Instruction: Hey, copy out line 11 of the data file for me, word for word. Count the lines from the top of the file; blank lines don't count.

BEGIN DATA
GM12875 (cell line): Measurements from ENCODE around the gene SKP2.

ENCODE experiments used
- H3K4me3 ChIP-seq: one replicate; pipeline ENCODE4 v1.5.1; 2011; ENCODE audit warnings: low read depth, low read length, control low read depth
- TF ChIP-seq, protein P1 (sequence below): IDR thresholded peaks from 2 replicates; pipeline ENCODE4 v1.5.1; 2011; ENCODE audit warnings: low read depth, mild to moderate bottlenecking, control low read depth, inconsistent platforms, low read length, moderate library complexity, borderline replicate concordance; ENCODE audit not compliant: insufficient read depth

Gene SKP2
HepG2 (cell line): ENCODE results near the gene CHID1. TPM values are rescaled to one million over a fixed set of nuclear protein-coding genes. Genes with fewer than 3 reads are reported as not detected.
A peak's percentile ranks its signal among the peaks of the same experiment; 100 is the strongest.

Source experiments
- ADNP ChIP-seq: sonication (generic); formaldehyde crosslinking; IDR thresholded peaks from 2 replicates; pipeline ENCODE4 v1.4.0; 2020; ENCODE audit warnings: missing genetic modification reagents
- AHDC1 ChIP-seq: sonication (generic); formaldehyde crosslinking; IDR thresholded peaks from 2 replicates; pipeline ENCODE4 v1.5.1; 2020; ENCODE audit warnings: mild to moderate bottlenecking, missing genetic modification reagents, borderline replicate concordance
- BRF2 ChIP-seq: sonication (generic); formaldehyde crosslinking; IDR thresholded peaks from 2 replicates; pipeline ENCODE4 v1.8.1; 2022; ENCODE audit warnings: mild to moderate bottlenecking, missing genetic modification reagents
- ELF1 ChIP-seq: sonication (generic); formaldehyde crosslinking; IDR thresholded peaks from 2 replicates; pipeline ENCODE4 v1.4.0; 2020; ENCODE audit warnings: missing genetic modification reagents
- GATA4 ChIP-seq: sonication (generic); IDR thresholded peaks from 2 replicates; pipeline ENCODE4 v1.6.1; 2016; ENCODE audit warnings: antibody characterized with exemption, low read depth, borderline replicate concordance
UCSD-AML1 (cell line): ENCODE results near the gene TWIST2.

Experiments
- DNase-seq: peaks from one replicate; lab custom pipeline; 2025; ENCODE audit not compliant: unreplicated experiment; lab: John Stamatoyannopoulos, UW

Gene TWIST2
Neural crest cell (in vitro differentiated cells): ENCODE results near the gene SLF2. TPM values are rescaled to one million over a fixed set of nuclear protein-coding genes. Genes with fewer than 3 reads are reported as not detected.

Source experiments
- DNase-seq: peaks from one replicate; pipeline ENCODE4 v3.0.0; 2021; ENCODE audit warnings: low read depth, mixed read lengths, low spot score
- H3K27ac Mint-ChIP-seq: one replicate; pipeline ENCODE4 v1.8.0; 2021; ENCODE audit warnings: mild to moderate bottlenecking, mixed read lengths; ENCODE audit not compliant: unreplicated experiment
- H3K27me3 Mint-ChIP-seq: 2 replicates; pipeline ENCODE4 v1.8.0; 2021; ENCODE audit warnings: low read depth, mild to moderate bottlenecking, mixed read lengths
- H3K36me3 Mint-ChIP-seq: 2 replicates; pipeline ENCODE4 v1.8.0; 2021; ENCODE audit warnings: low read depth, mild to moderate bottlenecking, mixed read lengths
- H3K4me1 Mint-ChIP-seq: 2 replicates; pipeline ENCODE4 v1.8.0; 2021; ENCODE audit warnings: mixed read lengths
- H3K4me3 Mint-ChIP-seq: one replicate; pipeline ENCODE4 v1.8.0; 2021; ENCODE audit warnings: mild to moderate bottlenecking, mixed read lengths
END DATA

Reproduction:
- BRF2 ChIP-seq: sonication (generic); formaldehyde crosslinking; IDR thresholded peaks from 2 replicates; pipeline ENCODE4 v1.8.1; 2022; ENCODE audit warnings: mild to moderate bottlenecking, missing genetic modification reagents